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Conflict And Lawlessness Hamper Food Aid Delivery In Gaza: WFP

Escalating fighting in the south and centre of Gaza makes it near-impossible for humanitarians to deliver desperately needed food aid, the Deputy Executive Director of the World Food Programme (WFP), Carl Skau, said on Friday at the end of a two-day mission to the enclave.

“Driving through Gaza City to Jabalia, the destruction is unbelievable. In the North of Gaza, I didn’t see one single building intact and there was constant shelling with drones buzzing overhead,” he said.

“The people here are traumatised and exhausted. One woman who had lost her husband told me this war has been going on for 250 days - but to her it felt like 250 years.”

Looting, violence and insecurity

With lawlessness born out of desperation inside Gaza now hampering deliveries from the Kerem Shalom crossing, and active conflict spreading in the southern and middle areas, WFP staff are finding it close to impossible to deliver sufficient aid to meet the growing needs.

It is getting harder to do our job,” said Mr. Skau.

“Staff spend five to eight hours waiting at checkpoints every day. Missiles hit our premises, despite being deconflicted. The breakdown of law and order means we also face looting and violence amid a large security vacuum.”

‘Catastrophic’ hunger fears

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WFP fears southern Gaza could soon see the same catastrophic levels of hunger recorded previously in the north.

Mr. Skau warned that the situation there is quickly deteriorating.

“A million people have been pushed out of Rafah and are trapped in a highly congested area along the beach in the burning summer heat. We drove through rivers of sewage,” he said.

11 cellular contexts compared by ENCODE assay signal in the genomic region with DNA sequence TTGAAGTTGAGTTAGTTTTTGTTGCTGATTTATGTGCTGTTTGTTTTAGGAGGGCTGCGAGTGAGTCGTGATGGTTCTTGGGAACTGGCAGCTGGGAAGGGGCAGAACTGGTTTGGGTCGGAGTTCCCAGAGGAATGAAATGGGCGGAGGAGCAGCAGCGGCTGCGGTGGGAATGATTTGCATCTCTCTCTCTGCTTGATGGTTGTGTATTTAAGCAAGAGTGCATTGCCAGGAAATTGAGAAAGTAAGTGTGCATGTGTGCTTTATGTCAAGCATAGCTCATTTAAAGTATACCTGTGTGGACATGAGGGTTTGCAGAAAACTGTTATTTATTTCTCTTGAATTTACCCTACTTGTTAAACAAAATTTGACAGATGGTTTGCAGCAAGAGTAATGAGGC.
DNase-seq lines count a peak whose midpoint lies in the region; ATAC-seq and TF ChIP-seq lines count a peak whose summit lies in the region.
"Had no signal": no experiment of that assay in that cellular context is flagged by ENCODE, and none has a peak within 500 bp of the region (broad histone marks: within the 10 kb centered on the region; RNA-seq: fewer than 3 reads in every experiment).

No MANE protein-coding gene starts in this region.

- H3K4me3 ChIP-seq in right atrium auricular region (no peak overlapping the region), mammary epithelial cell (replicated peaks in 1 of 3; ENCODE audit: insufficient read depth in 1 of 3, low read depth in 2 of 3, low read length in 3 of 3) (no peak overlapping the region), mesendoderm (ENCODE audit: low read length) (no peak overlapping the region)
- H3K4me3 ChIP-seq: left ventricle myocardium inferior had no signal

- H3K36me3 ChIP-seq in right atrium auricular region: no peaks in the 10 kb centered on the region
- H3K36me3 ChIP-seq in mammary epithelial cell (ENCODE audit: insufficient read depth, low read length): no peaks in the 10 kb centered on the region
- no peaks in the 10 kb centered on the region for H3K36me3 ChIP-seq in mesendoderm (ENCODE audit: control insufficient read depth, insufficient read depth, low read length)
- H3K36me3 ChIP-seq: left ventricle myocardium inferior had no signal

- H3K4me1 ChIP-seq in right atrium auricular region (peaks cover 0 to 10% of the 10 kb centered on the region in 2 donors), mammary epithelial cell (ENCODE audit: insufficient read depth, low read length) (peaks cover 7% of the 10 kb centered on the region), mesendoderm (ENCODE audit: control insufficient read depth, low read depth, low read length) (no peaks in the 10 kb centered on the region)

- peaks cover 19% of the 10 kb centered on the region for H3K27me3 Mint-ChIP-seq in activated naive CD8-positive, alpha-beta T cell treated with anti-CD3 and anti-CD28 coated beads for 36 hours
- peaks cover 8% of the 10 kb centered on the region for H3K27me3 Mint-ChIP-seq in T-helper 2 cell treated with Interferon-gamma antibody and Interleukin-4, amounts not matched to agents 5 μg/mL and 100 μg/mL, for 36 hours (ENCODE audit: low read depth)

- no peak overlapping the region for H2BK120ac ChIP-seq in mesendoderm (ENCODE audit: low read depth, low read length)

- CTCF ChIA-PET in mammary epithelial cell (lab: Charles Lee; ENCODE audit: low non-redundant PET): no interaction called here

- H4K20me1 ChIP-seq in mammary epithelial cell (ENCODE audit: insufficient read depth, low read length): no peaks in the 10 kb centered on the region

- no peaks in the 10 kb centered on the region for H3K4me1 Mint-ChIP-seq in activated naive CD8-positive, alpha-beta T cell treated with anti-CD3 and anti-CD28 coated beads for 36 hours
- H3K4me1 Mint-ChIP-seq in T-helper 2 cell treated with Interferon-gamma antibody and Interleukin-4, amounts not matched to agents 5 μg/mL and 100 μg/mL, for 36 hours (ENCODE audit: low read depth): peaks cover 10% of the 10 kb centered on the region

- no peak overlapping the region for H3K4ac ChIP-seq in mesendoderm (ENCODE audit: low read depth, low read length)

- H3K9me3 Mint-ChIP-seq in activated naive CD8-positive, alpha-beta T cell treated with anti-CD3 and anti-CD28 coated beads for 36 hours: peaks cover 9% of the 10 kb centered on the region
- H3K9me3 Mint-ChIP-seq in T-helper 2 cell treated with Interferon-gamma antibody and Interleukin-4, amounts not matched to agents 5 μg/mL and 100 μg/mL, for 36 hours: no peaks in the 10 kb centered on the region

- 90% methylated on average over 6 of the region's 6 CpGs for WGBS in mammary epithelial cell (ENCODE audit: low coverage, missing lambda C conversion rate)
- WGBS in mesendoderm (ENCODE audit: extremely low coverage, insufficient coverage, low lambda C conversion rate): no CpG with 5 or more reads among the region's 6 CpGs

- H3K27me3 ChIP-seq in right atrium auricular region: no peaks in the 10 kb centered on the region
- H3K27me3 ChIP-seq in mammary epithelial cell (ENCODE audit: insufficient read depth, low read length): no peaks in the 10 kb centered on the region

WFP reported that there has been improvement in assistance in northern Gaza, where partners have been delivering supplies through West Erez crossing.

The UN agency warned, however, that this assistance must be sustained and scaled-up. Access to clean water, healthcare, fuel for bakeries and medical supplies are also essential.

Mr Skau stressed that “more than anything people want this war to end, and so do we.”

Supporting local markets

He said WFP will now look at how to support the functioning of markets and also get cash to people so that they can begin to restore their lives.

“Emergency assistance is still critical, but we also need to start instilling some hope – by supporting bakeries and markets - and go beyond meeting food needs for survival to support water sanitation and basic health care needs,” he continued.

“Only this way can we help restore a more dignified form of assistance that goes beyond meeting basic food needs. On my previous visit in November, the people I met were angry. Now they are exhausted and just wanted this war to end.”

Mr. Skau was in the region for three days in total. He also visited the West Bank and Jerusalem, in addition to Gaza, meeting with staff, partners and Palestinians.

In May, WFP assisted over a million people across the West Bank and Gaza, though rations were reduced due to access constraints and dwindling food stocks.

The UN agency continues to call for an immediate ceasefire in Gaza, and safe and sustained access to deliver life-saving aid.

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